Spies

by

Michael Frayn

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Spies: Chapter 7 Summary & Analysis

Summary
Analysis
The chapter returns to the present, with Stephen staring at a tub of geraniums situated at what was once the privet lookout point. He notices a boy watching him from the window of the new house that stands there now (where Braemar once was), but he ignores the boy and keeps contemplating the geraniums, questioning what his younger self had understood at that time. He mentions that he sat in the lookout alone for hours, since Keith had stopped coming out to play after their trip to the Barns.
Stephen continues to reflect on his past and also on the nature of memory itself, even as he sees another boy “spying” on him in the present just as he spied on other fifty years ago.
Themes
Memory and the Self Theme Icon
Stephen questions what he had known at that time and what he understands even now, and the nature of “understanding” itself. He conjectures that his younger self had probably been thinking that he had broken his promise to Keith’s mother and let her down. He decides that younger Stephen both did and did not think Keith’s mother was a German spy.
In his examination of his younger self, Stephen often reaches contradictory conclusions. As a boy he was able to believe mutually exclusive ideas without unpacking his own confusion.
Themes
Class Difference and Social Status Theme Icon
Memory and the Self Theme Icon
Imagination vs. Reality Theme Icon
Related Quotes
Back in the flashback, Stephen states that he stopped thinking, since he didn’t have Keith to decide what to think for him. He mentions that regardless of whether or not Keith’s mother was a spy, he was sure that she acted suspiciously (and he doesn’t really know what spies do other than act suspiciously). He then shifts his focus onto “x” from the Barns. He assumes that the man is German, but simultaneously believes he is an old tramp, because tramps are covered in germs and “germs” are similar to Germans. He also visits the possibility that “x” could be Auntie Dee’s secret boyfriend, but he quickly abandons that idea. But above all, Stephen wishes that his dizzying array of thoughts would stop and Keith would come up with a new project.
Stephen feels lost without having Keith to decide what he should be thinking—but then he starts to think for himself, in a sign of growing maturity and independence. Stephen also begins to use “x” as a symbol for the man hiding in the Barns, or possibly Auntie Dee’s secret boyfriend. In that way, Stephen begins to delve deeper into secrecy and the infinite possibility of meanings that an unknown entity can hold.
Themes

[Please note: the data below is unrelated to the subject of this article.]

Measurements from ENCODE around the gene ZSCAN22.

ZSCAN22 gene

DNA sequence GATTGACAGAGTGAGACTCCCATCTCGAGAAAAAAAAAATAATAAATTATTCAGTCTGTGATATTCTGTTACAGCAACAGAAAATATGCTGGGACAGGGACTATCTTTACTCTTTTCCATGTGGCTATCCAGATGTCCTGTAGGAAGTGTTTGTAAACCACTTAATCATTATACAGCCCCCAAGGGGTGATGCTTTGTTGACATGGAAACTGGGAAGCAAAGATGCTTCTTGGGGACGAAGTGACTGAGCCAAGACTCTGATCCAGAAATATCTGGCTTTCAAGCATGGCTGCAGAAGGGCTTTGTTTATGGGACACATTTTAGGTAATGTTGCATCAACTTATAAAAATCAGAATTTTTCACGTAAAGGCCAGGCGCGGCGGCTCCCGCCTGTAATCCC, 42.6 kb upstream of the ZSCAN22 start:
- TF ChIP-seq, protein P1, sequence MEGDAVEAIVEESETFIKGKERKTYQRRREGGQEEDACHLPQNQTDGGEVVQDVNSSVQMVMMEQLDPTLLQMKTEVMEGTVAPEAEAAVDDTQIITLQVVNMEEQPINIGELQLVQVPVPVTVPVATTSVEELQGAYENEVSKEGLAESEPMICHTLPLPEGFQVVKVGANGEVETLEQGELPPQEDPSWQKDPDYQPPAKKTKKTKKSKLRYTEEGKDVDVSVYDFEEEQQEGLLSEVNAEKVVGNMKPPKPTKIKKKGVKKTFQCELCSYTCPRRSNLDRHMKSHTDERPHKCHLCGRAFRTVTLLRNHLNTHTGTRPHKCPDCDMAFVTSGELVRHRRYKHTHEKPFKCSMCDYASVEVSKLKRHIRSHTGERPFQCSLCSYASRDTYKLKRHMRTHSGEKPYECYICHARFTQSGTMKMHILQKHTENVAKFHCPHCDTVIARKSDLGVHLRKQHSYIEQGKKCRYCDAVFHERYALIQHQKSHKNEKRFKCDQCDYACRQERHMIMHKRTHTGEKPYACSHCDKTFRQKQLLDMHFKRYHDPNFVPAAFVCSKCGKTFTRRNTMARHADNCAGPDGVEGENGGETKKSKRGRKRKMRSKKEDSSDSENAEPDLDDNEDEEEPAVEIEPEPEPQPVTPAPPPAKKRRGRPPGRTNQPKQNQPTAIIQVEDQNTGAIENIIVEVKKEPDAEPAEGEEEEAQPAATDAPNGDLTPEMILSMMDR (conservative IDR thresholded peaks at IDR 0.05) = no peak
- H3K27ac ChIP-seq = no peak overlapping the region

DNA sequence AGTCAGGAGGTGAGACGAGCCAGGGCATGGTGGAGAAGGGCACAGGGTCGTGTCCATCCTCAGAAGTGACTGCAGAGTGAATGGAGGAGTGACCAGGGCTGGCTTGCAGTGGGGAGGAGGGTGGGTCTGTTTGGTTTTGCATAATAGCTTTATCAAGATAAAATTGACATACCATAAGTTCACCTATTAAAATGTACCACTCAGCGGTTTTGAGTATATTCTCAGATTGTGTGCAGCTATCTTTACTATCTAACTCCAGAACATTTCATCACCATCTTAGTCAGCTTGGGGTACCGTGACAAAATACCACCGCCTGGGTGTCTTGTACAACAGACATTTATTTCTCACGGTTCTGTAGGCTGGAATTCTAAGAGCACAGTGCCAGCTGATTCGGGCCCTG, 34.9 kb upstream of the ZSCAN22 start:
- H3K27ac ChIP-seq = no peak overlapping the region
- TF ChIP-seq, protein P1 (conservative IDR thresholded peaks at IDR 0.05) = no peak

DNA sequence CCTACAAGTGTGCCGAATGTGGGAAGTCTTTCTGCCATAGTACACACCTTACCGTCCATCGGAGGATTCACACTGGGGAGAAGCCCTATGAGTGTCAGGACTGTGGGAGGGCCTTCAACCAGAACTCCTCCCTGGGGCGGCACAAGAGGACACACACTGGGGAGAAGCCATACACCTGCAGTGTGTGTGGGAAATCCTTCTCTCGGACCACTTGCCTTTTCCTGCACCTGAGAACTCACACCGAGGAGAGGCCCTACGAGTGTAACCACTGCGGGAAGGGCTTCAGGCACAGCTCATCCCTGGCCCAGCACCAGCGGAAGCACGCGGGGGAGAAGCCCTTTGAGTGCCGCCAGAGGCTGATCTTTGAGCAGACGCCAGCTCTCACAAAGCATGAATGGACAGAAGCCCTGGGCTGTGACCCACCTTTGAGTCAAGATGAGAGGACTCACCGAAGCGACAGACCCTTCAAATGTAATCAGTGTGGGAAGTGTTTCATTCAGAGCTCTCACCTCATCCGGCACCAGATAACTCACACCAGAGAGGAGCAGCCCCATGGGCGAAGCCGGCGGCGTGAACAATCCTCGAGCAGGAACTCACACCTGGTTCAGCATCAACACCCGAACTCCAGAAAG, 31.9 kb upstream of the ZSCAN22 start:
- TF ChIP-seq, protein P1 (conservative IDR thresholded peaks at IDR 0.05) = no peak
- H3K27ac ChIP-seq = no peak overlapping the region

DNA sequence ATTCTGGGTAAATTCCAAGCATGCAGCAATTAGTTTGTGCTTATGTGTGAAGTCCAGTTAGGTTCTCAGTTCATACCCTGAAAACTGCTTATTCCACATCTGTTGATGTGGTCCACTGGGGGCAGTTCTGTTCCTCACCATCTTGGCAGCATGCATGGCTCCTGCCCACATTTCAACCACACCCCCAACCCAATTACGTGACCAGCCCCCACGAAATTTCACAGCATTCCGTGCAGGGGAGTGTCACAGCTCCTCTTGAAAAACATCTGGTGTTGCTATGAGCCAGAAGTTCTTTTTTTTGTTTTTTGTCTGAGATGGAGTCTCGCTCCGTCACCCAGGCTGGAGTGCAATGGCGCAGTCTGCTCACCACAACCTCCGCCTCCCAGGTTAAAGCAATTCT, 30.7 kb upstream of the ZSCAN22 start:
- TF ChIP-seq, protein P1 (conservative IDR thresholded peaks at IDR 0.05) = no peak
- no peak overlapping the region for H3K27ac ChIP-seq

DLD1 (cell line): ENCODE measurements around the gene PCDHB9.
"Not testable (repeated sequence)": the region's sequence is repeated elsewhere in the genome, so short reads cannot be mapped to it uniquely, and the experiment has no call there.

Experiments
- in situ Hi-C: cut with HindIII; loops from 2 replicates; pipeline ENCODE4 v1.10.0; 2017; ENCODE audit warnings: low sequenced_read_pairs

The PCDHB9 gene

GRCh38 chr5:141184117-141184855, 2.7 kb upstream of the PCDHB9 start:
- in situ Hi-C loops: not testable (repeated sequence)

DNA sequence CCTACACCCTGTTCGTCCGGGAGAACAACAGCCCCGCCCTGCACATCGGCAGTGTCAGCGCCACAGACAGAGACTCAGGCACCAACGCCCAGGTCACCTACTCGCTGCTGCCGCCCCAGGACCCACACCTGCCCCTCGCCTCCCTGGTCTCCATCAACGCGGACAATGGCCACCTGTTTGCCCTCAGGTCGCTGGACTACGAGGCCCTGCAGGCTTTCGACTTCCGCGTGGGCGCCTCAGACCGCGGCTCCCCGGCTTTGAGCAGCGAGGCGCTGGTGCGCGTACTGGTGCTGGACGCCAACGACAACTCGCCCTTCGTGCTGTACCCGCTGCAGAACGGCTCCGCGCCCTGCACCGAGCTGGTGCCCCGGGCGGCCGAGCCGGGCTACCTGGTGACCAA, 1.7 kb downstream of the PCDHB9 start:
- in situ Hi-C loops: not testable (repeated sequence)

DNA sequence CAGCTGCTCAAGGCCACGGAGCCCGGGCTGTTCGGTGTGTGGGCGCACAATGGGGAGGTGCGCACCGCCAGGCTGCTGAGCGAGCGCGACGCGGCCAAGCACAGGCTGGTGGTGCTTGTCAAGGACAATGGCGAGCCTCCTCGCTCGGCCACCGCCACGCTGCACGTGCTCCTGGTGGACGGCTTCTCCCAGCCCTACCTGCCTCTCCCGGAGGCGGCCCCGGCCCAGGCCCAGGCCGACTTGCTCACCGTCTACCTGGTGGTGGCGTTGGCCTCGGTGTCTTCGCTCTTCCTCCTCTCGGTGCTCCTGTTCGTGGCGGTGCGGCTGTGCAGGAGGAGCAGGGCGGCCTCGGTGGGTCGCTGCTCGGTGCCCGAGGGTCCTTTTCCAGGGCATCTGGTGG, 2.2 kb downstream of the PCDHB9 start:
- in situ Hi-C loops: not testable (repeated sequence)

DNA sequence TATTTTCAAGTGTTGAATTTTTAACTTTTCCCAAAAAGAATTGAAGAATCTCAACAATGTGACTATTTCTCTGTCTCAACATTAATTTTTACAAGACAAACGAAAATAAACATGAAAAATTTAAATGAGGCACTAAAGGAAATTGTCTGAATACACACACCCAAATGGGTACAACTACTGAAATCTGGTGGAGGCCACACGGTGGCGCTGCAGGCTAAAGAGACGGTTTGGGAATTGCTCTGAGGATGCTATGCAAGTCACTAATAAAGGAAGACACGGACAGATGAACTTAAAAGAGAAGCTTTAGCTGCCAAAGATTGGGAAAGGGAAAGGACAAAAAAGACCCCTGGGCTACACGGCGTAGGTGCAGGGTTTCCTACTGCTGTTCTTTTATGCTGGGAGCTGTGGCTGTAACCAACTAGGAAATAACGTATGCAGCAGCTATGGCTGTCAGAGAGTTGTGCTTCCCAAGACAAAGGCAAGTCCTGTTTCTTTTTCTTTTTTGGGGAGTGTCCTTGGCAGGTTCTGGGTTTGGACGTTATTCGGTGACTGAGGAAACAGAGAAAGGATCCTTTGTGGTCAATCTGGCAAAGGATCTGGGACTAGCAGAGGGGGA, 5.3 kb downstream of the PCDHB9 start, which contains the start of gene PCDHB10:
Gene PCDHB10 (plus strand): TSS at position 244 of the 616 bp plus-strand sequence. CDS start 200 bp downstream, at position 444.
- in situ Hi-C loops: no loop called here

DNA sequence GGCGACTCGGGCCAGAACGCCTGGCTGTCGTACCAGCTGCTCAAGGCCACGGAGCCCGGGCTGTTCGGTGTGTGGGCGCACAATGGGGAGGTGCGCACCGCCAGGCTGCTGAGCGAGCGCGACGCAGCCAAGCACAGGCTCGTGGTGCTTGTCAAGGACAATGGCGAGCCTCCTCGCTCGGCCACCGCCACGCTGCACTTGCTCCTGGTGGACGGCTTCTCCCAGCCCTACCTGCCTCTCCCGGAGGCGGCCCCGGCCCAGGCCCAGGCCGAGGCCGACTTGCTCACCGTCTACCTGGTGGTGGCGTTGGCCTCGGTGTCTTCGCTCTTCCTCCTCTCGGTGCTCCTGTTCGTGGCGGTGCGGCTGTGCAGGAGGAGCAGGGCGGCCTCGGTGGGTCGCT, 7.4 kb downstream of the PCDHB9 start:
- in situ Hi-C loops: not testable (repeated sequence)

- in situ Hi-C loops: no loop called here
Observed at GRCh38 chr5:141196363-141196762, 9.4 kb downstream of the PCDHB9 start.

Class Difference and Social Status Theme Icon
Memory and the Self Theme Icon
Imagination vs. Reality Theme Icon
War, Paranoia, and Belonging Theme Icon
Secrecy Theme Icon
Stephen finally gathers up the courage to knock on the Haywards’ door. Keith’s mother opens the door and invites Stephen in to play. He finds Keith quietly cleaning his playroom. After an awkward conversation, Stephen realizes that, although everything seems to have returned to normal, everything has changed and there will be no more projects with Keith. Keith heads to the garage to polish his cricket bat when Keith’s father asks him for their thermos.
This seems like a potential conclusion to the game of “spies,” as Keith is clearly no longer wedded to the idea that his mother is a German spy. Keith’s father’s request for the thermos then upsets everything once more, however.
Themes
Class Difference and Social Status Theme Icon
Imagination vs. Reality Theme Icon
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Keith states that he doesn’t know what happened to the thermos, and Keith’s father makes him go inside and hits his hands with a cane. Stephen, feeling guilty, waits outside. Keith comes back out, and his father tells him that he’ll be punished every day until the thermos is returned. Keith’s father then asks about Keith’s mother—who’s supposedly at Auntie Dee’s—and smiles a strange smile. Then he goes into the garage and starts sharpening his bayonet.
Up until now, the reader is only told that Keith’s father threatens to cane his son, but in this part of the story, he actually physically punishes Keith for taking the thermos flask. Frayn finally offers a darker glimpse into the actual personality of Keith’s father, who certainly has a tendency towards violence. He also seems to suspect something about Keith’s mother, and his act of sharpening the bayonet seems especially ominous.
Themes
War, Paranoia, and Belonging Theme Icon
Stephen runs off, feeling that he must do something to make things right. He knows the thermos is in the Barns (where Keith’s mother had taken it), and he decides to go back to retrieve it, hoping to find Keith’s mother on the way. Running through the tunnel, Stephen crashes into Keith’s mother and they both fall down, Mrs. Hayward getting slime on her dress. Keith’s mother starts to get angry at Stephen, but then Stephen tells her that Keith’s father is looking for the thermos flask, and caned Keith thinking he had taken it. Keith’s mother looks worried, but thanks Stephen and leaves.
Stephen tries to make things right, but again causes new problems. The slime on Keith’s mother’s dress will be nearly impossible to hide or explain away. Keith’s mother thanking Stephen then marks a turning point in their relationship—she is addressing him not only directly, but as a peer, rather than just a naughty child. Her situation is clearly growing more desperate.
Themes
War, Paranoia, and Belonging Theme Icon
Secrecy Theme Icon